Keep in touch
It is good practice to keep in touch with employees who are off sick, and this is no different for people with mental health problems. This should be enshrined in the organisation’s policies and conditions of employment to eliminate any suggestion of discrimination or harassment.
If the line manager feels anxious about what to say, give them a script. The main aim in the initial phase (the first week or two) is to reassure the employee about their continuing membership of the workforce and the expectation of recovery and return to work. This can be done in a number of direct and indirect ways, and can be combined with the offer of practical support. For many this will be sufficient. By the time the person has been off for four to five weeks, it is time to move on to the next level of intervention.
Once a person has been off for a month or more, the barriers to returning to work – social as well as psychological – may well be becoming more complex. They will also be different for each person, so it is very important to understand the nature of the difficulties.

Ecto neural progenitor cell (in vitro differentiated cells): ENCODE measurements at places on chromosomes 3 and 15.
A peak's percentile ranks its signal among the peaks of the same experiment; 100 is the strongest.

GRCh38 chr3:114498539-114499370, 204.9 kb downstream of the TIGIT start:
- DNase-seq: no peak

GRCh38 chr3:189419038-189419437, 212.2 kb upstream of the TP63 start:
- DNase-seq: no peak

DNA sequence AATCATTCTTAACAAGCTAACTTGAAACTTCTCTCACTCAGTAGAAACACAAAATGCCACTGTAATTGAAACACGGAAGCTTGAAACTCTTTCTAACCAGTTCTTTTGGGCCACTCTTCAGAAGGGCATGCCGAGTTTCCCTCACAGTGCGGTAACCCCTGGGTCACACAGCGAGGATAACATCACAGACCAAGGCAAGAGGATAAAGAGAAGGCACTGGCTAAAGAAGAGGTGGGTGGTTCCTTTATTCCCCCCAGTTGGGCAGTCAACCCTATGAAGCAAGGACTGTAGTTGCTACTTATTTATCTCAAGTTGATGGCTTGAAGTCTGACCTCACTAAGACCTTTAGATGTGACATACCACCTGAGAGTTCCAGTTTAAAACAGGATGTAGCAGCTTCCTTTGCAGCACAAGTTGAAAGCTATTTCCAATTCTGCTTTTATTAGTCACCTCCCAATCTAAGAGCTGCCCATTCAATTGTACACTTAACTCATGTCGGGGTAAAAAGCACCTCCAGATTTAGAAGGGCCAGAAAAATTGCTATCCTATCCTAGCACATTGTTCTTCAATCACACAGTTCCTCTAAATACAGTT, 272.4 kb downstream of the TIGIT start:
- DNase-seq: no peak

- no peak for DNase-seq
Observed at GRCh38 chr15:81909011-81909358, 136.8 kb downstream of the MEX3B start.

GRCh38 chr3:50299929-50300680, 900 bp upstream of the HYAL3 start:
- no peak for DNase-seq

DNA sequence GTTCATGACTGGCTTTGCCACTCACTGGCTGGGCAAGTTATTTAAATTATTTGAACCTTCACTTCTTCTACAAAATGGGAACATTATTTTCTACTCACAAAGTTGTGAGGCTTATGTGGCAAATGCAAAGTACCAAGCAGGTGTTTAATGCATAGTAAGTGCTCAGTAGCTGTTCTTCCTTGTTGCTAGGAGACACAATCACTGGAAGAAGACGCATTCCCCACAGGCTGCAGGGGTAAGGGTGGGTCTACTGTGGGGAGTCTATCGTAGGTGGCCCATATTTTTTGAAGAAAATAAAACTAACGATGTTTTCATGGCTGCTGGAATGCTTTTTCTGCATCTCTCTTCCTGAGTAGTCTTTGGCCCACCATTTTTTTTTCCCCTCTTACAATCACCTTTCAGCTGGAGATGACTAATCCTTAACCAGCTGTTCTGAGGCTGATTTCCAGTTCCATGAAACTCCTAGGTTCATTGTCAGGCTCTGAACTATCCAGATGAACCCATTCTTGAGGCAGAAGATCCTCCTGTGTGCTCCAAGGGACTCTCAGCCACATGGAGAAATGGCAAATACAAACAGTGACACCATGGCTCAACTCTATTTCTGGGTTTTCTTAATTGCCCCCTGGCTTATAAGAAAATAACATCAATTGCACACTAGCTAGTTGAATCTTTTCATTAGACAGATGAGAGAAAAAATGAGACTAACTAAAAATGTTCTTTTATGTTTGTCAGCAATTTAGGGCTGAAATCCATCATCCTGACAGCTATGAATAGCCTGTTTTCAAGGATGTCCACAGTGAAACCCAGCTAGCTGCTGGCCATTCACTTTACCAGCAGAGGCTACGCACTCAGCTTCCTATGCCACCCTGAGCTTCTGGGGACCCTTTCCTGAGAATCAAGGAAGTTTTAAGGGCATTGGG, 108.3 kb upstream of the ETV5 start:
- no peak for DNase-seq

Here a case manager from outside the immediate line management structure can be very helpful. The primary role of the case manager is to help negotiate the return-to-work plan and is therefore rather like a coach, who joins the workplace team to help restore smooth running and productivity.
The case manager’s role should be informed by the bio-psychosocial model of rehabilitation, and the first step is to assess the needs of both the employee and the employer. The early intervention gap in the UK has been recognised by national director for health and work, Dame Carol Black, in her recent review of the health of the working-age population, so it is hoped that things will improve over the next few years.
When case managing mental health issues there are two particular issues to be addressed:
1. The self-confidence of the person in distress and their ability to manage both their own depression and anxiety and the social relationships in which their working lives are embedded